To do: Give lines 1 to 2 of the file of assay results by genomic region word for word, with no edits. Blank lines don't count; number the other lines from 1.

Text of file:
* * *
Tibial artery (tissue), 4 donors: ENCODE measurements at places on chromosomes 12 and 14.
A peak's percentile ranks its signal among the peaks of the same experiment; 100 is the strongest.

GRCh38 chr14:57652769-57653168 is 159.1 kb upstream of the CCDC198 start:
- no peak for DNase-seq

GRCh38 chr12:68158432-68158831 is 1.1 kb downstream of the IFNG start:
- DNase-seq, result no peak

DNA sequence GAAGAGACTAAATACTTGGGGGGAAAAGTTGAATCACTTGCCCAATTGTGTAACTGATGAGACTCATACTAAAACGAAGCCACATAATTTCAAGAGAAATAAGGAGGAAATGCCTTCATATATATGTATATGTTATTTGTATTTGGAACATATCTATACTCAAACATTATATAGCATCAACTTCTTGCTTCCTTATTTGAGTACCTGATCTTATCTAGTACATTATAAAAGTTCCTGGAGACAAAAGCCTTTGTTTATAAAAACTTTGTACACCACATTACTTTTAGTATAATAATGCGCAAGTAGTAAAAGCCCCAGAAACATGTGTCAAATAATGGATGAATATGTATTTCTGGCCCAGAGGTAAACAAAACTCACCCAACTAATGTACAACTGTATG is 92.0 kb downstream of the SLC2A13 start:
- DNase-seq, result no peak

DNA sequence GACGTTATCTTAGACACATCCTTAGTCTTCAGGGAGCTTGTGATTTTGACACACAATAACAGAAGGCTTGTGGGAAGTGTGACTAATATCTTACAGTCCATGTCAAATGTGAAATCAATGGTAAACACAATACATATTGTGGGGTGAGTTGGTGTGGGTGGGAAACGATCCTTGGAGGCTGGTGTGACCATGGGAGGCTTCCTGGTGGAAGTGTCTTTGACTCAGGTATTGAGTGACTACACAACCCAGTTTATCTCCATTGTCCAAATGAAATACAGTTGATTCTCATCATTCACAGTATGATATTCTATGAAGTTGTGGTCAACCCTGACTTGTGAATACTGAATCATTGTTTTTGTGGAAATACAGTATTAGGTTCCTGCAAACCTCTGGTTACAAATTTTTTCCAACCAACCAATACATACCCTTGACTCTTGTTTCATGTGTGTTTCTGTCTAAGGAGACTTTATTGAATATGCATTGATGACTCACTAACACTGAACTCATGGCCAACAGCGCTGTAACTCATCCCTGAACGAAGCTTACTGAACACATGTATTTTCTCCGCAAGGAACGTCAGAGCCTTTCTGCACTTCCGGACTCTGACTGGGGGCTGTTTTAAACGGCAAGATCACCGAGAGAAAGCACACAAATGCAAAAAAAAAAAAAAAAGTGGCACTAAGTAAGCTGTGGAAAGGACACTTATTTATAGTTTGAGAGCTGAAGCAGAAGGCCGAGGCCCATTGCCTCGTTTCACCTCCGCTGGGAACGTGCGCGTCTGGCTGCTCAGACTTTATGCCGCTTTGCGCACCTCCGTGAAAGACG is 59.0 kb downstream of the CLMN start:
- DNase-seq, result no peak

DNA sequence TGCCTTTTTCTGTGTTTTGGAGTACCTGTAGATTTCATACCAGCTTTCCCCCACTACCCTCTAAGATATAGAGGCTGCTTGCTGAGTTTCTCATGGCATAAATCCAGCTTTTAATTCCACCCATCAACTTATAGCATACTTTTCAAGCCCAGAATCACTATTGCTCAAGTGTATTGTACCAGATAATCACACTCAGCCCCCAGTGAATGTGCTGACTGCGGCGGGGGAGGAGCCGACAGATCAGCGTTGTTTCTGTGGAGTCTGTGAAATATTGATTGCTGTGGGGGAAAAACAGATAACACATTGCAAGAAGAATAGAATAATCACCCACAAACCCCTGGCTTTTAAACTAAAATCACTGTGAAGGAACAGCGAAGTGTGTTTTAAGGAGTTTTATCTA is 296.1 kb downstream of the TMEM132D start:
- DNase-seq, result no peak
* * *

Tibial artery (tissue), 4 donors: ENCODE measurements at places on chromosomes 12 and 14.
A peak's percentile ranks its signal among the peaks of the same experiment; 100 is the strongest.